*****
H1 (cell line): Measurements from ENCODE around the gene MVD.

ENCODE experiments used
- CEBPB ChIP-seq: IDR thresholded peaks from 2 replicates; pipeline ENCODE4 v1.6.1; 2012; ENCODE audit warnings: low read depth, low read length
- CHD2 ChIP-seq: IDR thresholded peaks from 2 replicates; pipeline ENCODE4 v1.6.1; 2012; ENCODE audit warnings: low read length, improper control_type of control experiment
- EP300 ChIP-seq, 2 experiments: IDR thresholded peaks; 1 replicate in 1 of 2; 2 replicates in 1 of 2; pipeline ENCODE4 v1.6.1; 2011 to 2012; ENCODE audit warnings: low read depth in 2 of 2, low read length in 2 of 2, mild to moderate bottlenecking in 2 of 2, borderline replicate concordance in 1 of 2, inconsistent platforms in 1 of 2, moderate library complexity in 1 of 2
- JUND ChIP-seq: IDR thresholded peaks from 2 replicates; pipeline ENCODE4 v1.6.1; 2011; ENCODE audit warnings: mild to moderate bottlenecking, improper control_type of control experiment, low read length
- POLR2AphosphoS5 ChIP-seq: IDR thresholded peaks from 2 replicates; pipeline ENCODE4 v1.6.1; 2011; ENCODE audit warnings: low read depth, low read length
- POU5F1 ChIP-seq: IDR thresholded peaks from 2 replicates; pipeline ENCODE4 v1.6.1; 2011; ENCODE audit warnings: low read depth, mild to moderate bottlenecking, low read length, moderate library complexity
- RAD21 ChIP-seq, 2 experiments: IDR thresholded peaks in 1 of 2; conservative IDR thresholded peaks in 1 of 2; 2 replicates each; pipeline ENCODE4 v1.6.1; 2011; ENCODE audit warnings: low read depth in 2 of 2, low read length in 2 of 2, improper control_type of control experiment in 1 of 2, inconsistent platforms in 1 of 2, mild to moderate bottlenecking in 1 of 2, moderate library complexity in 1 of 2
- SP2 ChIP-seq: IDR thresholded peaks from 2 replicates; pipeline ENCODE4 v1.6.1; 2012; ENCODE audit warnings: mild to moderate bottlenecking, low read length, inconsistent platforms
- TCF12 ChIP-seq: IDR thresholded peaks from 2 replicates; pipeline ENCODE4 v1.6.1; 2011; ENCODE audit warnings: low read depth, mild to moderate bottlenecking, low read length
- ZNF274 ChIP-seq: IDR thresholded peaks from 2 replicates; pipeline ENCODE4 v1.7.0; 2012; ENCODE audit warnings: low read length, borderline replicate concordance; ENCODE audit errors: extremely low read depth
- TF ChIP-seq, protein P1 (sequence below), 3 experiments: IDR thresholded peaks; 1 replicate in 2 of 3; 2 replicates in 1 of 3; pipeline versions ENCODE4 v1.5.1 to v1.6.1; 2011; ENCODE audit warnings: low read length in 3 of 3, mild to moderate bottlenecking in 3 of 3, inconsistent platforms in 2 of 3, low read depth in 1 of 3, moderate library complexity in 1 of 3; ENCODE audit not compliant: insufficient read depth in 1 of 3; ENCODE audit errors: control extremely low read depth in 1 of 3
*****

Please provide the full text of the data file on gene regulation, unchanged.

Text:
H1 (cell line): Measurements from ENCODE around the gene MVD.

ENCODE experiments used
- CEBPB ChIP-seq: IDR thresholded peaks from 2 replicates; pipeline ENCODE4 v1.6.1; 2012; ENCODE audit warnings: low read depth, low read length
- CHD2 ChIP-seq: IDR thresholded peaks from 2 replicates; pipeline ENCODE4 v1.6.1; 2012; ENCODE audit warnings: low read length, improper control_type of control experiment
- EP300 ChIP-seq, 2 experiments: IDR thresholded peaks; 1 replicate in 1 of 2; 2 replicates in 1 of 2; pipeline ENCODE4 v1.6.1; 2011 to 2012; ENCODE audit warnings: low read depth in 2 of 2, low read length in 2 of 2, mild to moderate bottlenecking in 2 of 2, borderline replicate concordance in 1 of 2, inconsistent platforms in 1 of 2, moderate library complexity in 1 of 2
- JUND ChIP-seq: IDR thresholded peaks from 2 replicates; pipeline ENCODE4 v1.6.1; 2011; ENCODE audit warnings: mild to moderate bottlenecking, improper control_type of control experiment, low read length
- POLR2AphosphoS5 ChIP-seq: IDR thresholded peaks from 2 replicates; pipeline ENCODE4 v1.6.1; 2011; ENCODE audit warnings: low read depth, low read length
- POU5F1 ChIP-seq: IDR thresholded peaks from 2 replicates; pipeline ENCODE4 v1.6.1; 2011; ENCODE audit warnings: low read depth, mild to moderate bottlenecking, low read length, moderate library complexity
- RAD21 ChIP-seq, 2 experiments: IDR thresholded peaks in 1 of 2; conservative IDR thresholded peaks in 1 of 2; 2 replicates each; pipeline ENCODE4 v1.6.1; 2011; ENCODE audit warnings: low read depth in 2 of 2, low read length in 2 of 2, improper control_type of control experiment in 1 of 2, inconsistent platforms in 1 of 2, mild to moderate bottlenecking in 1 of 2, moderate library complexity in 1 of 2
- SP2 ChIP-seq: IDR thresholded peaks from 2 replicates; pipeline ENCODE4 v1.6.1; 2012; ENCODE audit warnings: mild to moderate bottlenecking, low read length, inconsistent platforms
- TCF12 ChIP-seq: IDR thresholded peaks from 2 replicates; pipeline ENCODE4 v1.6.1; 2011; ENCODE audit warnings: low read depth, mild to moderate bottlenecking, low read length
- ZNF274 ChIP-seq: IDR thresholded peaks from 2 replicates; pipeline ENCODE4 v1.7.0; 2012; ENCODE audit warnings: low read length, borderline replicate concordance; ENCODE audit errors: extremely low read depth
- TF ChIP-seq, protein P1 (sequence below), 3 experiments: IDR thresholded peaks; 1 replicate in 2 of 3; 2 replicates in 1 of 3; pipeline versions ENCODE4 v1.5.1 to v1.6.1; 2011; ENCODE audit warnings: low read length in 3 of 3, mild to moderate bottlenecking in 3 of 3, inconsistent platforms in 2 of 3, low read depth in 1 of 3, moderate library complexity in 1 of 3; ENCODE audit not compliant: insufficient read depth in 1 of 3; ENCODE audit errors: control extremely low read depth in 1 of 3